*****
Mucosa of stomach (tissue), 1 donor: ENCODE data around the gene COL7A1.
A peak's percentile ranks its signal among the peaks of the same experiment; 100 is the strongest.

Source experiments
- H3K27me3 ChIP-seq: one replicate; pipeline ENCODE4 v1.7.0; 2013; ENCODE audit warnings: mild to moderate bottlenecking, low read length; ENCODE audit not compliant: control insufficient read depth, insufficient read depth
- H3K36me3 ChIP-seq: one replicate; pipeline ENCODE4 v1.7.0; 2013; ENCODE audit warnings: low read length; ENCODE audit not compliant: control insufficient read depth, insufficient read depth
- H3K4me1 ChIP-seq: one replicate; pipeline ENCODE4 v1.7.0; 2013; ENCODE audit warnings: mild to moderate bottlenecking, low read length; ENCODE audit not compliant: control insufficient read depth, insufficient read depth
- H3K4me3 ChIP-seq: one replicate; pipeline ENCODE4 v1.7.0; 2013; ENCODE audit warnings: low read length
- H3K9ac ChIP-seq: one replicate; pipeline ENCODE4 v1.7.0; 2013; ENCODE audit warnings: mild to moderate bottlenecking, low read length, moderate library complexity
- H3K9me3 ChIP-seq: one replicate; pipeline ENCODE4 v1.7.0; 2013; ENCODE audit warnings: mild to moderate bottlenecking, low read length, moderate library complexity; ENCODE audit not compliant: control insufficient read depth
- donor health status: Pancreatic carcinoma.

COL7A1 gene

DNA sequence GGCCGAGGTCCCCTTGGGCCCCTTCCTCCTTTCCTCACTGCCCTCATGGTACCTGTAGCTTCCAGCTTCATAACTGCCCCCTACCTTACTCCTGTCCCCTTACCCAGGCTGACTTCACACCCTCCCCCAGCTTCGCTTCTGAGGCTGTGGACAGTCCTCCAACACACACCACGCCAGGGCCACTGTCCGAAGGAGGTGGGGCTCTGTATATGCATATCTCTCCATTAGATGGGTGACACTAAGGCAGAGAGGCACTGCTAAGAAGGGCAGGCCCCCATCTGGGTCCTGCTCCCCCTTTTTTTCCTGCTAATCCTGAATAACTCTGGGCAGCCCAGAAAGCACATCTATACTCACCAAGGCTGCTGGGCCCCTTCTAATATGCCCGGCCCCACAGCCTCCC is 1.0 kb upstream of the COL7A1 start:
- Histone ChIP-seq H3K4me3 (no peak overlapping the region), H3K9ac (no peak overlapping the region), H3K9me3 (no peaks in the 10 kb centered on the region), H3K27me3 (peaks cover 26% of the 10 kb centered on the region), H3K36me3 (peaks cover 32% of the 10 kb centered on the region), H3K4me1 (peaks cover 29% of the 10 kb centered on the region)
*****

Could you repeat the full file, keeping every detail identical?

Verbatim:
Mucosa of stomach (tissue), 1 donor: ENCODE data around the gene COL7A1.
A peak's percentile ranks its signal among the peaks of the same experiment; 100 is the strongest.

Source experiments
- H3K27me3 ChIP-seq: one replicate; pipeline ENCODE4 v1.7.0; 2013; ENCODE audit warnings: mild to moderate bottlenecking, low read length; ENCODE audit not compliant: control insufficient read depth, insufficient read depth
- H3K36me3 ChIP-seq: one replicate; pipeline ENCODE4 v1.7.0; 2013; ENCODE audit warnings: low read length; ENCODE audit not compliant: control insufficient read depth, insufficient read depth
- H3K4me1 ChIP-seq: one replicate; pipeline ENCODE4 v1.7.0; 2013; ENCODE audit warnings: mild to moderate bottlenecking, low read length; ENCODE audit not compliant: control insufficient read depth, insufficient read depth
- H3K4me3 ChIP-seq: one replicate; pipeline ENCODE4 v1.7.0; 2013; ENCODE audit warnings: low read length
- H3K9ac ChIP-seq: one replicate; pipeline ENCODE4 v1.7.0; 2013; ENCODE audit warnings: mild to moderate bottlenecking, low read length, moderate library complexity
- H3K9me3 ChIP-seq: one replicate; pipeline ENCODE4 v1.7.0; 2013; ENCODE audit warnings: mild to moderate bottlenecking, low read length, moderate library complexity; ENCODE audit not compliant: control insufficient read depth
- donor health status: Pancreatic carcinoma.

COL7A1 gene

DNA sequence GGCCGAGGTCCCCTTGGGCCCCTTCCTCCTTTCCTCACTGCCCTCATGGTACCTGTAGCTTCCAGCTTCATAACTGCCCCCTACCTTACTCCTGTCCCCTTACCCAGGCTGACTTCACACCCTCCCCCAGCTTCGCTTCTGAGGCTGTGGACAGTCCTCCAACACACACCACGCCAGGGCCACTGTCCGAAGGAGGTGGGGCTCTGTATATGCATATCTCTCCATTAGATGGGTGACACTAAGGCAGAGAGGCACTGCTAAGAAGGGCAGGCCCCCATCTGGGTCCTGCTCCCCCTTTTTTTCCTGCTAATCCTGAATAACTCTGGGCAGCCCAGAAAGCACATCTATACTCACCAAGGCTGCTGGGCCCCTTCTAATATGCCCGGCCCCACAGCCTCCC is 1.0 kb upstream of the COL7A1 start:
- Histone ChIP-seq H3K4me3 (no peak overlapping the region), H3K9ac (no peak overlapping the region), H3K9me3 (no peaks in the 10 kb centered on the region), H3K27me3 (peaks cover 26% of the 10 kb centered on the region), H3K36me3 (peaks cover 32% of the 10 kb centered on the region), H3K4me1 (peaks cover 29% of the 10 kb centered on the region)